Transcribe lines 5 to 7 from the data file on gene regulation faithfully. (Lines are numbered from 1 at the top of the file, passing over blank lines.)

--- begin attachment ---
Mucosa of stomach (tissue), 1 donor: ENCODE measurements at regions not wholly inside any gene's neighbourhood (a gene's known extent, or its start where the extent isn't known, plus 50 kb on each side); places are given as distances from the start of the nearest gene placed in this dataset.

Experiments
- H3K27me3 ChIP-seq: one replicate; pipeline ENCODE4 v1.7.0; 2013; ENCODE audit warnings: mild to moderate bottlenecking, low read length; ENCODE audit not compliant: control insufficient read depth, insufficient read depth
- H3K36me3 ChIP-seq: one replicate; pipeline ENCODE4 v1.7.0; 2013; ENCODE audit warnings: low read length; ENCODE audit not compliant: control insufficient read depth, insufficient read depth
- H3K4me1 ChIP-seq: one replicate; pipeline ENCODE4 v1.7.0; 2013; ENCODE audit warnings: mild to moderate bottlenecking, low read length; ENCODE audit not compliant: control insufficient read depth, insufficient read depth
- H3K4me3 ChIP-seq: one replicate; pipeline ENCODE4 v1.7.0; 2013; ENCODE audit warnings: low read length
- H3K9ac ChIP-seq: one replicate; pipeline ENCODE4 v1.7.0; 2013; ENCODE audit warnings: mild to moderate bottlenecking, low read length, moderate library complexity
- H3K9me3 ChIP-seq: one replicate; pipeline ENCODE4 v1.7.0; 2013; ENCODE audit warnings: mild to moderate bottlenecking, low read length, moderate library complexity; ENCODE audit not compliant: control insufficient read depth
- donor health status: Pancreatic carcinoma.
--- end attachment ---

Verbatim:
- H3K4me1 ChIP-seq: one replicate; pipeline ENCODE4 v1.7.0; 2013; ENCODE audit warnings: mild to moderate bottlenecking, low read length; ENCODE audit not compliant: control insufficient read depth, insufficient read depth
- H3K4me3 ChIP-seq: one replicate; pipeline ENCODE4 v1.7.0; 2013; ENCODE audit warnings: low read length
- H3K9ac ChIP-seq: one replicate; pipeline ENCODE4 v1.7.0; 2013; ENCODE audit warnings: mild to moderate bottlenecking, low read length, moderate library complexity